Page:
The arrival of Dwight Howard and the continued excellence of All-Star James Harden have a lot to do with that, as does the Rockets' fast and furious offense (fourth in the NBA in team points, 105.7 per game). However, Lin, who is averaging a strong 14.1 points and 4.1 assists for the Rockets this season despite injuries that cost him a few games, has also become a strong factor in Houston's winning formula, providing stability off the bench and quick offense when needed. Even other NBA coaches have started to take notice, as evidenced by comments from New Orleans Pelicans coach Monty Williams heading into Sunday's 107-98 Rockets win against the Pelicans.
"Everybody talks about Harden and Howard, rightfully so," Williams told the Houston Chronicle. "Those guys are all stars and will probably get to the hall of fame. But Jeremy Lin and Chandler Parsons are the ones that bother me because people don't respect those guys enough."
With Lin, Williams added, "you look at his production, how he attacks the basket, how he shoots. he is a tough player. They have a number of guys you have to pay attention to."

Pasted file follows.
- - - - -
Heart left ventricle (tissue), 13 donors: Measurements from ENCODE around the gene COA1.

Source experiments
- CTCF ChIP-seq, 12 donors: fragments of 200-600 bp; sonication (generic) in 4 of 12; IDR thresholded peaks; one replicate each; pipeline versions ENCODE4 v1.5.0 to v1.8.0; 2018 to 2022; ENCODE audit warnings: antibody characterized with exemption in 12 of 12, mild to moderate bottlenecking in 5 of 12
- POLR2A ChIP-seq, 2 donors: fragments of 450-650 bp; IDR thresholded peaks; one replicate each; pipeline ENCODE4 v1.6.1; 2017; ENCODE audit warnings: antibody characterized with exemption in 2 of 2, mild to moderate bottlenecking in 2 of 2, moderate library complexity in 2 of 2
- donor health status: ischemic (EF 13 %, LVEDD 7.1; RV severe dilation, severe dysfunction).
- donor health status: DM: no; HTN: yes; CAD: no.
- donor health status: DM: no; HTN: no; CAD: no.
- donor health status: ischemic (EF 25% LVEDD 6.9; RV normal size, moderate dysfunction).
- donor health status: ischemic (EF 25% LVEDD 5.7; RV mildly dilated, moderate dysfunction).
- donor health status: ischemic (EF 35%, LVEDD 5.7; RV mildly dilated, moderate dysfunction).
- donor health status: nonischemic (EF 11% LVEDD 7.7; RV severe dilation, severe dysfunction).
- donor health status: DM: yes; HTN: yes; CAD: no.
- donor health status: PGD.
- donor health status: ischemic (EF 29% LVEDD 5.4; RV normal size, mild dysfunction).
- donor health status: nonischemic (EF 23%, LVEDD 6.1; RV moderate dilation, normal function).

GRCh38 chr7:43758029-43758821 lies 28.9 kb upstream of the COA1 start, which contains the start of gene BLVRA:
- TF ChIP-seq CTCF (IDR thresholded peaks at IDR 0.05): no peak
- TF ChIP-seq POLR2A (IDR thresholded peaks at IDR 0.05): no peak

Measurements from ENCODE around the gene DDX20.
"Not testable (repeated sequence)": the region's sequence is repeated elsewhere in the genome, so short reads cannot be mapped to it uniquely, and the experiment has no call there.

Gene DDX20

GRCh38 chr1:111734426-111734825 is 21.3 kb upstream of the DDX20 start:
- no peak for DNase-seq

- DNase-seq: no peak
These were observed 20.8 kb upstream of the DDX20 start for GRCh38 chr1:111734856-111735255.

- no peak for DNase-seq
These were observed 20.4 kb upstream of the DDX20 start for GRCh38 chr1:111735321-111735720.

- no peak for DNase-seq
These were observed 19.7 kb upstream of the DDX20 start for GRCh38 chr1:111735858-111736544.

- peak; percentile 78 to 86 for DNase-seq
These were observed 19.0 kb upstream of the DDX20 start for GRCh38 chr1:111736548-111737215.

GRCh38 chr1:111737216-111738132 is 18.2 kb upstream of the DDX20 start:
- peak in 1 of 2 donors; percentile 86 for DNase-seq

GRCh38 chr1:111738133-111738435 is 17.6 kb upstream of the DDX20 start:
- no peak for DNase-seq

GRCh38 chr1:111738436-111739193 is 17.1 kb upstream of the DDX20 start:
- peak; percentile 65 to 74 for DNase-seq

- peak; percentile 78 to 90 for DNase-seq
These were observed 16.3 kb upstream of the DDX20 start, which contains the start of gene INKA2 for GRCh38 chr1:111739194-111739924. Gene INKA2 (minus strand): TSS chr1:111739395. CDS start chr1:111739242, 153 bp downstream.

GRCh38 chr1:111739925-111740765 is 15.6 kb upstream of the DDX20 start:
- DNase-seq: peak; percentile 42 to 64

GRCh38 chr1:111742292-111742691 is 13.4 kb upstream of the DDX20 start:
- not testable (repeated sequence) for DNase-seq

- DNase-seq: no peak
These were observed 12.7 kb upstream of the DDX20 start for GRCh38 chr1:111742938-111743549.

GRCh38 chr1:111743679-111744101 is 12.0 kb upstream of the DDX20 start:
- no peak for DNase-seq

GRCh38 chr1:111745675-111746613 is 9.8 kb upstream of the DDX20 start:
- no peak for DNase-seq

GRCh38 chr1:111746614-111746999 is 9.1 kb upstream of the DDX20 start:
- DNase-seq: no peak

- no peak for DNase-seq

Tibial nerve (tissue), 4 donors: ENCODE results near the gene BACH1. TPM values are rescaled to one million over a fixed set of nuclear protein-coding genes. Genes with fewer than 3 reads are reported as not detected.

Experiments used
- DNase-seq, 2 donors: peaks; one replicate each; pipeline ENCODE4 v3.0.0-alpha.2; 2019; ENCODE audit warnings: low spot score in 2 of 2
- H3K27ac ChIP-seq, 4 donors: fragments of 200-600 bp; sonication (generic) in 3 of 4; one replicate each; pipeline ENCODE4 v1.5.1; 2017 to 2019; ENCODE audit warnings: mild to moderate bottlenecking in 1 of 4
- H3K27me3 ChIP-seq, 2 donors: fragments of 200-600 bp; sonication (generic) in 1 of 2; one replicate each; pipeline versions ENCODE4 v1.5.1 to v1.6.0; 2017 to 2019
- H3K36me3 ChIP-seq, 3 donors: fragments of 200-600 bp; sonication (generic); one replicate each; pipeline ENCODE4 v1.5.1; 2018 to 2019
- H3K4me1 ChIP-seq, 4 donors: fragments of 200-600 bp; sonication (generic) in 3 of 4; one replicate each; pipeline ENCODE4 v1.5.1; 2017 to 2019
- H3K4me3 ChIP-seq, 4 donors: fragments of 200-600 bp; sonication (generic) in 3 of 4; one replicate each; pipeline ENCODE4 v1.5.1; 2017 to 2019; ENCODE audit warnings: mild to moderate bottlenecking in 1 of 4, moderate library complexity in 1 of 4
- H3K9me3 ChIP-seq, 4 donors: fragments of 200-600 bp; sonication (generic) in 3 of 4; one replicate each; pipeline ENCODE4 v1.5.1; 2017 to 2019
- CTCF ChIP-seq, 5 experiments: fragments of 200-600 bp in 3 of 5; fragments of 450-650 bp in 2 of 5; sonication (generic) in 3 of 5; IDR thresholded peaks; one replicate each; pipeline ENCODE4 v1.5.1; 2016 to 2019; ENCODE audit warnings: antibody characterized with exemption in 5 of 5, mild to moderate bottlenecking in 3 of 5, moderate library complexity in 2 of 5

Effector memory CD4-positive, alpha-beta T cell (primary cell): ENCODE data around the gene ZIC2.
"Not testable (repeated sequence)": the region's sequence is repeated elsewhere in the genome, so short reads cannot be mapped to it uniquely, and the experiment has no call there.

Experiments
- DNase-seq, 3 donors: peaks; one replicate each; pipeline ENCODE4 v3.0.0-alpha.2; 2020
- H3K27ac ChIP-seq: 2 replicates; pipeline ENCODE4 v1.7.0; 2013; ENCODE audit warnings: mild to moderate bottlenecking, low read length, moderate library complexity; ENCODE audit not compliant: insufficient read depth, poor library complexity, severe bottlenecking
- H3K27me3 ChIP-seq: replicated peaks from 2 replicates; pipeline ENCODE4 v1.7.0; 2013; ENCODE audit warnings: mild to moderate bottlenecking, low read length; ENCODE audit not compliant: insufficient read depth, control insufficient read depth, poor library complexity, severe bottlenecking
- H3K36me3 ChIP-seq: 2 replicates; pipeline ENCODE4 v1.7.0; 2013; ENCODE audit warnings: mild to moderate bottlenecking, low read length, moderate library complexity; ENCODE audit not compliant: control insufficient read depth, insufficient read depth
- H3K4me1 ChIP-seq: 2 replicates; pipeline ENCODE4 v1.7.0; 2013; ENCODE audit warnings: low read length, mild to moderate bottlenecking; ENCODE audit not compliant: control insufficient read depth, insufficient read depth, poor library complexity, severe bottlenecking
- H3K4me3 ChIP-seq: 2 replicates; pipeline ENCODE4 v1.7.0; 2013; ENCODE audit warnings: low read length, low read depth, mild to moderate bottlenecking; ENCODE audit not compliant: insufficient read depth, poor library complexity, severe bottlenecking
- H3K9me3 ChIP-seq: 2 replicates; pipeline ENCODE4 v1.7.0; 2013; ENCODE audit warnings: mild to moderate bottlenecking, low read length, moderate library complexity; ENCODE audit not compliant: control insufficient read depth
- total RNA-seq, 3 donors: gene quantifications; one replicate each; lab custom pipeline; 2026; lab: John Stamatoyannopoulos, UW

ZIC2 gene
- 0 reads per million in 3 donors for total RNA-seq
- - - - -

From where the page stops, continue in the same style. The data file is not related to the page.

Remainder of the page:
However, when one of those guys goes down, you have to fill the gap. And with James Harden and starting point guard Patrick Beverley dealing with injuries, Lin has been stepping up admirably, putting up double digits in four of his last five games. He was particularly impressive during the Rockets' biggest win of the season last week, when they bested the Spurs, last year's NBA Finalists and division rivals, 111-98 on Christmas Day, during which Lin produced 13 points and a scintillating eight assists in 34 minutes, outplaying All-Star Tony Parker and company.
Adding a steady and dangerous scorer to a lineup that includes Howard, Harden, and the deadly Chandler Parsons, Lin has added fire to the ice that is Beverley's defense, providing the Rockets with a lethal 1-2 punch in the backcourt.